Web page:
Teaching Beginning Reading to Young Children

What is the Research on Teaching Beginning Reading?

Over the last 50 years, teaching beginning reading to young children has been the subject of much research and considerable controversy (i.e., “The Reading Wars”).

In the late 1990’s Congress convened the National Reading Panel and tasked them with identifying the most conclusive on reading instruction. The panel, made up of some of the top reading , evaluated a multitude of research and published their findings in the National Reading Panel Report in April, 2000.

The report cited 5 critical areas of reading instruction: phonemic awareness, phonics, vocabulary, fluency, and comprehension and summarized effective teaching practices for each critical area of instruction.

Despite the passage of 22 years, little has changed in what researchers know about effective practices in teaching beginning reading. The National Reading Panel Report still contains the best practices for teaching beginning reading in the classroom.

 In 2019, the Deans for Impact organization reviewed the research data on beginning reading to learn more about how young children develop agency, numeracy, and literacy. 

This guide summarizes the most recent scientific knowledge about how children develop, learn to read and write proficiently and develop math skills. Here is a summary of what has been learned about the best instructional practices for teaching beginning reading.

Learning Alphabetic Principles

Children need to learn both letters and sounds in the English language to understand letter-sound relationships.

Letter sound relationships form the foundational understanding needed for fluent reading. Students need explicit instruction in letter-sound relationships to learn the sounds that letters and combinations of letters represent.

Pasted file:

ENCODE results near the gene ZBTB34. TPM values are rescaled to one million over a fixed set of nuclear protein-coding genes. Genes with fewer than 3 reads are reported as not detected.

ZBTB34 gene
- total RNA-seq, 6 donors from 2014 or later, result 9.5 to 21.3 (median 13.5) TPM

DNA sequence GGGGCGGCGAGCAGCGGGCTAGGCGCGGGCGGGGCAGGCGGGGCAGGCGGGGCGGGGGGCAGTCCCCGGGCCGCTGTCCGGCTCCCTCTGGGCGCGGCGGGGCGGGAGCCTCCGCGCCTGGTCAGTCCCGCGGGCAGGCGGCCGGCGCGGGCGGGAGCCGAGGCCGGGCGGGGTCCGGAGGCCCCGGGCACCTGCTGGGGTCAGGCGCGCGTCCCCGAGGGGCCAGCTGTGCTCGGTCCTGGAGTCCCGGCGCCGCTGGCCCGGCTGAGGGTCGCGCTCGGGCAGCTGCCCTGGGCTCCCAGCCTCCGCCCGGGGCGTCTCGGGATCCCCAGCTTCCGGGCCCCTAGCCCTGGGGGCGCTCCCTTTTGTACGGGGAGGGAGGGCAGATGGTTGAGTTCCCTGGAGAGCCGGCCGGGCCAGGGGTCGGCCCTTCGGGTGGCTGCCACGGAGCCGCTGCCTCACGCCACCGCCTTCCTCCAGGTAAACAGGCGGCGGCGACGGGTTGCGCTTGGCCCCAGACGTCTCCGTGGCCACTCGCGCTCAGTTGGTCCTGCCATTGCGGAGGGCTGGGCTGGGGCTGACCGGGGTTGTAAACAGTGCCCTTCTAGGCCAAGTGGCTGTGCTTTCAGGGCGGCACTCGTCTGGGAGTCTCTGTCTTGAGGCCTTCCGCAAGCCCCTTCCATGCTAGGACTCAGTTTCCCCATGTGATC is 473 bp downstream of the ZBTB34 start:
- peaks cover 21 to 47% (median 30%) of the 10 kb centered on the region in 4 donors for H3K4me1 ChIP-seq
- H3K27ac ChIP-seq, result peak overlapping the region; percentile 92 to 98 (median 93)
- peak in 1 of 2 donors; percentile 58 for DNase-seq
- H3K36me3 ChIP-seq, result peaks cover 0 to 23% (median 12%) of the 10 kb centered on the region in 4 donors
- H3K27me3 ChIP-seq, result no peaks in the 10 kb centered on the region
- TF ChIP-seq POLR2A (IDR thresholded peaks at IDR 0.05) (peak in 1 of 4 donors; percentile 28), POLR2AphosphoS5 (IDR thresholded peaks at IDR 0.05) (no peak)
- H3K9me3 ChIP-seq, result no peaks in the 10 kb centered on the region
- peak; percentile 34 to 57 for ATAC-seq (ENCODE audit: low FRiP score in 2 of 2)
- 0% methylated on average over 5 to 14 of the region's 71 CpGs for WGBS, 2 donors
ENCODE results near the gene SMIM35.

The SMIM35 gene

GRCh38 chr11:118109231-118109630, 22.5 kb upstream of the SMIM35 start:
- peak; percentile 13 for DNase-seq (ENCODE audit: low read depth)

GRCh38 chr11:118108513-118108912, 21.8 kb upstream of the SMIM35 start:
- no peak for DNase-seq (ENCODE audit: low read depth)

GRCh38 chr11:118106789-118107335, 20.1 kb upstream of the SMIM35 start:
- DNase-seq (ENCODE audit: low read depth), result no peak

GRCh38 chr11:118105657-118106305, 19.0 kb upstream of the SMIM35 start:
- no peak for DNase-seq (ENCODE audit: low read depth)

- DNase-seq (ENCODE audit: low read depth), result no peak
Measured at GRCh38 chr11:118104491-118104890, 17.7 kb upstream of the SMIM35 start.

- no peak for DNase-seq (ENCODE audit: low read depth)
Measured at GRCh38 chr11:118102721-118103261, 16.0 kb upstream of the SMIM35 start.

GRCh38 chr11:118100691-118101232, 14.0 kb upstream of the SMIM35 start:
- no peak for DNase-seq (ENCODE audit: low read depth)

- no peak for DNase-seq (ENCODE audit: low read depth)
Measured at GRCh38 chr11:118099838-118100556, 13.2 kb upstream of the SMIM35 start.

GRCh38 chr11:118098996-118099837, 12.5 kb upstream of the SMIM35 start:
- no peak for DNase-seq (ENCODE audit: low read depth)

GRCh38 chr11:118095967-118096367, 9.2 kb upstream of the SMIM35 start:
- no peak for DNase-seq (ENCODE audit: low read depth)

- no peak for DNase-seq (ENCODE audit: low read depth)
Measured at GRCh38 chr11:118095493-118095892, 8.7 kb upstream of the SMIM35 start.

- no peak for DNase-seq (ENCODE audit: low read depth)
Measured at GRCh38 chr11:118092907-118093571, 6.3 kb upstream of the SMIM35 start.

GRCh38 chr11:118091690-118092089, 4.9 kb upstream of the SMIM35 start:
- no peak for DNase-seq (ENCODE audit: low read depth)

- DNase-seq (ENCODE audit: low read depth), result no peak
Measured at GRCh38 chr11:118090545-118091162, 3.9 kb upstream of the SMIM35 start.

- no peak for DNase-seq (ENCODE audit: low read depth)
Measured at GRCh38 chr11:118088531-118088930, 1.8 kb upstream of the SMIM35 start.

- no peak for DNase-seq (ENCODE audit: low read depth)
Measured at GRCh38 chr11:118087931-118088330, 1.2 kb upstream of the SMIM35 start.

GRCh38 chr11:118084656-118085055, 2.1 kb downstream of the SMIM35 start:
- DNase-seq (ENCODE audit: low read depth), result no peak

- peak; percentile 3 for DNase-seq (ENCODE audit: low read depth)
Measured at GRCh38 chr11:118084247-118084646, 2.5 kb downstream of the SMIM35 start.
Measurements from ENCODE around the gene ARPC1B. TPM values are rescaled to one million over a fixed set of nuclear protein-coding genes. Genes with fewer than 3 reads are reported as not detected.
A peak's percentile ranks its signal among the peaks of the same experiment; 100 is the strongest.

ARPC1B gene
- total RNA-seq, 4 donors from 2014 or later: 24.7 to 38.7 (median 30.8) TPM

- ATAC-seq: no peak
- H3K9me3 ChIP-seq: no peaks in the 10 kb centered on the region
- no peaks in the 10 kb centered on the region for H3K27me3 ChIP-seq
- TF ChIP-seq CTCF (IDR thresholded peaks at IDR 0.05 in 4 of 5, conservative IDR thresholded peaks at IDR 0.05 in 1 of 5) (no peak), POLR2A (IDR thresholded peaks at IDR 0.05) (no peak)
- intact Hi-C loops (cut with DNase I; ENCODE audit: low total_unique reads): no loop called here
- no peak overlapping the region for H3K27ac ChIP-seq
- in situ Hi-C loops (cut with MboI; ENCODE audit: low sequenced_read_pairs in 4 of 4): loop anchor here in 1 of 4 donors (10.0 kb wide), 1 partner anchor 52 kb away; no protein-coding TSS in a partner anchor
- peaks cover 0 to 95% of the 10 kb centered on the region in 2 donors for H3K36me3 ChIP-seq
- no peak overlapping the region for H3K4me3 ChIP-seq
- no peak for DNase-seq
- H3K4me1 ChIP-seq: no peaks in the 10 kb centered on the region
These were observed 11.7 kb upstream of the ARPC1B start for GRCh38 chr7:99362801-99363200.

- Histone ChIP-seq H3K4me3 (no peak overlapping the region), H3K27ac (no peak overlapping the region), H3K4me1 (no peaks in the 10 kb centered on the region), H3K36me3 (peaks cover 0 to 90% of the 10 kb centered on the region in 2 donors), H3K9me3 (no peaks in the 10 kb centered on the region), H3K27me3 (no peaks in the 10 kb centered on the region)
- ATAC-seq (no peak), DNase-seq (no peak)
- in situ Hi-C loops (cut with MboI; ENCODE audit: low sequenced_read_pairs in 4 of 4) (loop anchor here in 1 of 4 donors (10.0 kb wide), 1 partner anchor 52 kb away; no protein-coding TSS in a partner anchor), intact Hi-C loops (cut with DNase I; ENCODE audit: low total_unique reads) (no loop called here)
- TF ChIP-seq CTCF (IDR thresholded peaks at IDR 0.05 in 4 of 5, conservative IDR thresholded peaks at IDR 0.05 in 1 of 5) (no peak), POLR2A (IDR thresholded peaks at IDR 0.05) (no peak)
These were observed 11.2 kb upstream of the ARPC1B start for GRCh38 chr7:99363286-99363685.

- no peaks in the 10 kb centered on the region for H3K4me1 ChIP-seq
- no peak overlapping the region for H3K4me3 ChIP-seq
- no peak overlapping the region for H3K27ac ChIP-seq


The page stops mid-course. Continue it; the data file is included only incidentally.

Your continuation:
Phonemic awareness skills help students understand how spoken sounds connect to letter symbols.

Children also need to understand the connection between spelling patterns and word pronunciations. This connection helps them decode printed words into words or word parts they already know through segmenting and blending.

Young female reading an Oxford Dictionary to learn new words.
Learning New Words Builds Stronger Understanding

Teaching Beginning Readers to Become Fluent Readers

Understanding phonics is a foundational skill for beginning readers and helps them become stronger readers. Phonics helps students understand how to decode new words.

By learning graphemes, students recognize patterns and can sound out, recognize and write more words. Phonics skills must be explicitly taught so that students can become fluent readers.

Reading with fluency requires automaticity. This means that students must be able to recognize word parts and words quickly and automatically as they read.

Beginning readers need to decode words quickly and efficiently. If children devote too much cognitive energy to decoding the words on the page, comprehension lapses.

This takes practice and training in segmenting and blending the graphemes of words.

Teaching Beginning Reading by Modeling with Read Alouds

Teachers can model fluent reading through daily read alouds. This helps children hear what proficient reading sounds like. It also gives children a feel for the “lilt” of the English language.

While reading aloud, teachers stop to call attention to essential elements in the passage. These elements include new vocabulary, punctuation markers, and unfamiliar word types in the passage.

Teachers might also ask students to summarize what as been read or answer a few higher level questions such as “Do you agree or disagree with Kat’s idea and why?”

Follow-up Activities for Teaching Beginning Reading

Re-reading is also a powerful follow-up activity to strengthen beginning reading. After listening to the teacher, students practice reading the same passage several times aloud.

Each time the passage is read, the student’s goal is to improve their performance. The teacher provides guidance and feedback to strengthen student reading success.

Explicit instruction on morphology (word parts) and word families build vocabulary and move beginning readers toward more automatic word reading and fluency.

As with any skill, practice – along with with guidance and feedback – improves the teaching of beginning reading. Give students access to books and reading materials as much as possible at school and at home.

Supporting a child’s intrinsic motivation by giving them fun and interesting materials is more likely to result in reading improvements than are extrinsic rewards or incentives.

The more children want to read and view reading as enjoyable, the quicker their reading skills will grow and develop as competent beginning readers.

Post Updated 10/01/2022

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